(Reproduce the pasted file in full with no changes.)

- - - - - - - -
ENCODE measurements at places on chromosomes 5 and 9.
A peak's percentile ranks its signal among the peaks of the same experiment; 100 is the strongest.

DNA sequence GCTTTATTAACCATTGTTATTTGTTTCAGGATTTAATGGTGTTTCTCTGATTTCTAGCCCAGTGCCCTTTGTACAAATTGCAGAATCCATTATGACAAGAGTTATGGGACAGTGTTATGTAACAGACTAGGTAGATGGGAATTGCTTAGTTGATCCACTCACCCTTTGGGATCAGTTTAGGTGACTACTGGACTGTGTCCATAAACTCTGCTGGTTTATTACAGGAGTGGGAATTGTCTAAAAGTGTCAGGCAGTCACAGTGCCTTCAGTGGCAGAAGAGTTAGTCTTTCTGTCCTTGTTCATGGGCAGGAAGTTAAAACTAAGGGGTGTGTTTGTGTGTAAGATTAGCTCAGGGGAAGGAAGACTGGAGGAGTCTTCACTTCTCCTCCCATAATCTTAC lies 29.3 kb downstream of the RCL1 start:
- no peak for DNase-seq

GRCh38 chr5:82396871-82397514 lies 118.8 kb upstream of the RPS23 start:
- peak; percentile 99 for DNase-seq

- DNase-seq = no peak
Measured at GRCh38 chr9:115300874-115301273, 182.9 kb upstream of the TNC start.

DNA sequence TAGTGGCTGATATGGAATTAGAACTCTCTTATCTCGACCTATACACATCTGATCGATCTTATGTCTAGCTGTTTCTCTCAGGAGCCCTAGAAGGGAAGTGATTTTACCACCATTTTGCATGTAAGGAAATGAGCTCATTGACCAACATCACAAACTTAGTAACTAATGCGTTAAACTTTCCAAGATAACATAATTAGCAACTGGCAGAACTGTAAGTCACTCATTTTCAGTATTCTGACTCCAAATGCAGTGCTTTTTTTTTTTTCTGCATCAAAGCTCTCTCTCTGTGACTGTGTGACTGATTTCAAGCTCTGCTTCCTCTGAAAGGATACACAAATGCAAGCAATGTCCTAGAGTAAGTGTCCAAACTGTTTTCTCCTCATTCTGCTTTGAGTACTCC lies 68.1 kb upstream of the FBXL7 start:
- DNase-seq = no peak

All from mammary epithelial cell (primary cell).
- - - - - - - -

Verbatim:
ENCODE measurements at places on chromosomes 5 and 9.
A peak's percentile ranks its signal among the peaks of the same experiment; 100 is the strongest.

DNA sequence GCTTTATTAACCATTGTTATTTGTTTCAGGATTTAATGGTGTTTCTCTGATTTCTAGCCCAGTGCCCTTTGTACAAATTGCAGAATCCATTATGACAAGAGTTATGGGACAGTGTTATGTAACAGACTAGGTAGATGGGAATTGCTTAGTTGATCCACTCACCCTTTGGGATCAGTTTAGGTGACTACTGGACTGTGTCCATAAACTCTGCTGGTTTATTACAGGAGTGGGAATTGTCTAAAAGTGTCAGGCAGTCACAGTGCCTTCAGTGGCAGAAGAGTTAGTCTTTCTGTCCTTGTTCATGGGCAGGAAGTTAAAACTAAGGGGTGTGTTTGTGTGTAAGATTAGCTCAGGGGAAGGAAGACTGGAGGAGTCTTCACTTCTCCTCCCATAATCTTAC lies 29.3 kb downstream of the RCL1 start:
- no peak for DNase-seq

GRCh38 chr5:82396871-82397514 lies 118.8 kb upstream of the RPS23 start:
- peak; percentile 99 for DNase-seq

- DNase-seq = no peak
Measured at GRCh38 chr9:115300874-115301273, 182.9 kb upstream of the TNC start.

DNA sequence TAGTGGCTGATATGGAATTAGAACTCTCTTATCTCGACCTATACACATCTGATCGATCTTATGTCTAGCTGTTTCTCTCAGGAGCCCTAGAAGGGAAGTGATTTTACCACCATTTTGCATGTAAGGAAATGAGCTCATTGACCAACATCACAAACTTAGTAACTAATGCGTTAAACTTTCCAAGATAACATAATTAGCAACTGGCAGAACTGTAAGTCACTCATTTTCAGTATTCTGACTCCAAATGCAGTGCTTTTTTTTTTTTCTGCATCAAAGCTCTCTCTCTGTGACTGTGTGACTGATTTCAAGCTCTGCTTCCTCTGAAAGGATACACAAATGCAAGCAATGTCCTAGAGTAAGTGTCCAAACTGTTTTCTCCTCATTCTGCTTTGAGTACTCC lies 68.1 kb upstream of the FBXL7 start:
- DNase-seq = no peak

All from mammary epithelial cell (primary cell).